I went to a new dentist for the first time today, and my hygienist – who’s probably in her late 40s or early 50s – is telling me how she sort of wants to look at new career options. The problem is she’s even more stuck than I am. She’s been in her position for 20 years, her two kids are about to start college, and her retirement is looming on the horizon. She can’t see how it would make sense to go back to school, so what else can she do? Many of her friends, she tells me, feel the same way she does. They aren’t really happy in their careers but they’ve waited too long and it doesn’t make financial sense to make a drastic change. So they just wait to retire.
That’s exactly the position I don’t want to be in 25 years from now.
There are days where I’m totally comfortable in all the limbos. My dating life makes no sense, I don’t know what I want to do with my career, etc. Then the stagnation gets to me. It’d be fine if I didn’t know what I wanted, but was still moving in some direction. Any direction! Not knowing and not moving though? That’s too much to deal with.

After living here for a year, I’m finally starting to explore my city. Since I’m not good at making friends, I’m just doing it solo. Why wait for someone to go with? I’m a perfectly capable adult who can totally do things on my own!

I’ve already mentioned my first solo bar trip, but before that I went to the art museum and wandered around that part of the city for awhile. It was a gorgeous day and everything about it was perfect. I didn’t even go through the entire museum because there was just too much to see! Last weekend, I went back to the art museum and tried to go see an exhibit but it was sold out, so I ended up at the local historical museum across the street. The city’s historical museum is also free, but not as cool as the art museum would have been. Still, I learned a couple of cool things about my city. Who knew there was a surprising amount of culture that came from – and was impacted by – this decaying mess!?

Now that I’ve done this a few times, going out on my own is not a big deal to me anymore. And why should it be anyway? I’m introverted, independent, and self-sufficient; thus, I’m more than okay doing a lot of things by myself. I probably wouldn’t go to, say, a sporting event by myself, but I’m cool with wandering around and doing things where I don’t need to talk to people anyway.

However, I made the mistake of mentioning my solo fun to my coworkers. Most of them are married. Or they’ve lived in the area their whole life, so all their friends are here. Or they have kids. Or the most excitement they get is refinancing their mortgage. Maybe all of the above. So when I said I went to the art museum by myself, some of them didn’t believe me. The rest make fun of me for it whenever possible.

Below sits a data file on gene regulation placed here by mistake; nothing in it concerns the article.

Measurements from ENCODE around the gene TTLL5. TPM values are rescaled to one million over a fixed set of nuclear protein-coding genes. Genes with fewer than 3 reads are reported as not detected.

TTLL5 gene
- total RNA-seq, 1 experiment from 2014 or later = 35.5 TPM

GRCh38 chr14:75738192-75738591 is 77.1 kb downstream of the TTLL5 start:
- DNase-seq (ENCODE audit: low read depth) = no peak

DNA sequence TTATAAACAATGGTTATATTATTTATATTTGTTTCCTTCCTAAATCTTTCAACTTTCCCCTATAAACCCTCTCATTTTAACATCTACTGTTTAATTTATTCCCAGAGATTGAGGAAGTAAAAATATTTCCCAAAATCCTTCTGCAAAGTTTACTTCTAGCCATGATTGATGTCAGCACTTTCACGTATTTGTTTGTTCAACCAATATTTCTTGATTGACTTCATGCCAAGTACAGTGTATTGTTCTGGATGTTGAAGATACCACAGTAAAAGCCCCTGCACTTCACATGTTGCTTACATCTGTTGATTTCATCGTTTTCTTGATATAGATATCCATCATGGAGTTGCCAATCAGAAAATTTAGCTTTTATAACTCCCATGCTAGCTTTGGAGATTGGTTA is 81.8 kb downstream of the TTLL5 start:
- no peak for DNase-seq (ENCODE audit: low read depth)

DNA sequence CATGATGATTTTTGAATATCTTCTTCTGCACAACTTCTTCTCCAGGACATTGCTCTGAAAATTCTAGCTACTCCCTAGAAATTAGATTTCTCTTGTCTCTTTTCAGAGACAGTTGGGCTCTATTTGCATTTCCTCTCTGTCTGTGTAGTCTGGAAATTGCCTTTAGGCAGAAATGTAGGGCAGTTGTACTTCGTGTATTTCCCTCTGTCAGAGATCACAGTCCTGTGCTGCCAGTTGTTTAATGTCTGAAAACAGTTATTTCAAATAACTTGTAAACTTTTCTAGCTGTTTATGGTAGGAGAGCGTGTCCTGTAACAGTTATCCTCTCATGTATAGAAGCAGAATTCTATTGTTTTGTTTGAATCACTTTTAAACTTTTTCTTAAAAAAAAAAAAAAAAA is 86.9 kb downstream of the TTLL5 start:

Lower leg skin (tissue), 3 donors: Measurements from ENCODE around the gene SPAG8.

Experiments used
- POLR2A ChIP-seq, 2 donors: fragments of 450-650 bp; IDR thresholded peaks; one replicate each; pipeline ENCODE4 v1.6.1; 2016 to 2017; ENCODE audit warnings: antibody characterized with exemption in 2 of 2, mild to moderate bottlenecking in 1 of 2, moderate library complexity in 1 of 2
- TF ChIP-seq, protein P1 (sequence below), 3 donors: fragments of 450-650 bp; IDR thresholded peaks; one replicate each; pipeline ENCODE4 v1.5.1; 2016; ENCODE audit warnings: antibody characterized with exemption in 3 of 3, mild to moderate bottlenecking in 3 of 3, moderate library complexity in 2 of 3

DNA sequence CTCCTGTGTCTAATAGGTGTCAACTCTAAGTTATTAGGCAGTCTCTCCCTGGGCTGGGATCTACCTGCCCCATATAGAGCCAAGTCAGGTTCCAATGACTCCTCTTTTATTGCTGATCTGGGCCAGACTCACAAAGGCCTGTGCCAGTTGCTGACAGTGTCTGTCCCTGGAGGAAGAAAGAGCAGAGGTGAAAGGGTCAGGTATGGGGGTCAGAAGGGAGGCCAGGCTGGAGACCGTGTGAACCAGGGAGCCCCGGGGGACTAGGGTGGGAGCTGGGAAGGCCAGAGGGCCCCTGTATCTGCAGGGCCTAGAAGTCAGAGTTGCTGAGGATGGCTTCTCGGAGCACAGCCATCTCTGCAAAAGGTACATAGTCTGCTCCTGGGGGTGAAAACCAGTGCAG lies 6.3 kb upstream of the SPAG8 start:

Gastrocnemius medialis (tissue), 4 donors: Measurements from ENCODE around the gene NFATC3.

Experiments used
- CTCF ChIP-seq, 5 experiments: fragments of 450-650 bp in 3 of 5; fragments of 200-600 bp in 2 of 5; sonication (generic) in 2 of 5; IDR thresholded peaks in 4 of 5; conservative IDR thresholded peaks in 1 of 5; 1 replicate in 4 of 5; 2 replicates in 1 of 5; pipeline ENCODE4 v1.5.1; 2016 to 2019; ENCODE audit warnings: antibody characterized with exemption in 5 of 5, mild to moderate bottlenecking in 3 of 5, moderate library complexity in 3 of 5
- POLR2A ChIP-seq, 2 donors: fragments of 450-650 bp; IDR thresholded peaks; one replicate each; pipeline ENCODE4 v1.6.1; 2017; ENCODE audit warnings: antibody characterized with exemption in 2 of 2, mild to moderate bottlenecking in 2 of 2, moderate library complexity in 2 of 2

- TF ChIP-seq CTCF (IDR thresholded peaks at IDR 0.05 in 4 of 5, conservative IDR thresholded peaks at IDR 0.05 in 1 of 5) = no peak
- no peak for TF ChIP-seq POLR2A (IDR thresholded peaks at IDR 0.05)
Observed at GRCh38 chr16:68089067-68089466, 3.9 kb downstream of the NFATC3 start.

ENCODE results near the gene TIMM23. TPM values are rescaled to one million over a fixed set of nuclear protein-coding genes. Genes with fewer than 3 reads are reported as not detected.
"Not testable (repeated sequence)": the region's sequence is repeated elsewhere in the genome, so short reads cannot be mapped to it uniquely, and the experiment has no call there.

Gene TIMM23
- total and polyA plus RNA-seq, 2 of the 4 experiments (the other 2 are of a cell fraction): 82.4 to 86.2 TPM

Now, I’m not the sensitive type. I can take a joke. I’m usually “that girl” that is just the natural target for getting made fun of. And I welcome it; I always have a good comeback because that’s how I was raised. But their comments about me going to the museum by myself actually stung this time. In front of my coworkers, I laughed it off. In reality, I was angry at them! Who are they to tell me what’s strange? I’m single and alone up here – does that mean I have to stay home every weekend? Do I have to go out on stupid, awkward, uncomfortable dates just so I can leave my house? You with the kids – you don’t crave some alone time now and then? You with the husband – don’t you go shopping by yourself almost every day? You, that just bought a house – don’t you go to lunch by yourself at least once a week? How is this any different?

What I got from this experience is that there are socially acceptable solo activities, like grocery shopping, and there are socially unacceptable solo activities. Apparently fun things do not fit into that first list. I think that’s ridiculous. So while I’m still annoyed by their jests, I’m not going to stop doing these things. I’m just not going to tell them about it anymore. Which, given how prying and nosy these people can be, I shouldn’t tell them anything anyway.

If you were wondering what the downside to moving to a new city and living alone is? I wouldn’t say this is it. Go out, do things on your own. Just be prepared for people to question it. And ignore them. They wish they had the confidence to do the same.

First time for everything

I remember saying to my friends when we first graduated college, “Well, my dad made friends by just going to the same bar enough times, so…maybe that’s how adults make friends.”

Yet, it took me a year to go to a bar by myself.

Monday, the USWNT played their second round game against Colombia. I found out that the limited cable I have didnt have the channel the game was on, so I texted the few people I knew in the area, with no luck. I really wanted to see the game, so I decided to go to a bar, by myself, to watch it.

Honestly, it was sort of great.

I did text a lot of people during this process. Both for typical important game reasons –  OMG did you see that penalty? what BS! – but also to feel less alone. But once I got there, I wanted them to stop texting me. The game was exciting, the bartender was friendly… I didn’t need these remote access friends. While I didn’t meet anyone new, the atmosphere and people watching were enough to keep me company. I even tried 3 new beers! And they were all great!

Yeah, it was uncomfortable at first. and yes, this experience was helped by a good bar with a good bartender and an excellent beer selection. But either way, I highly recommend.

A History of Madness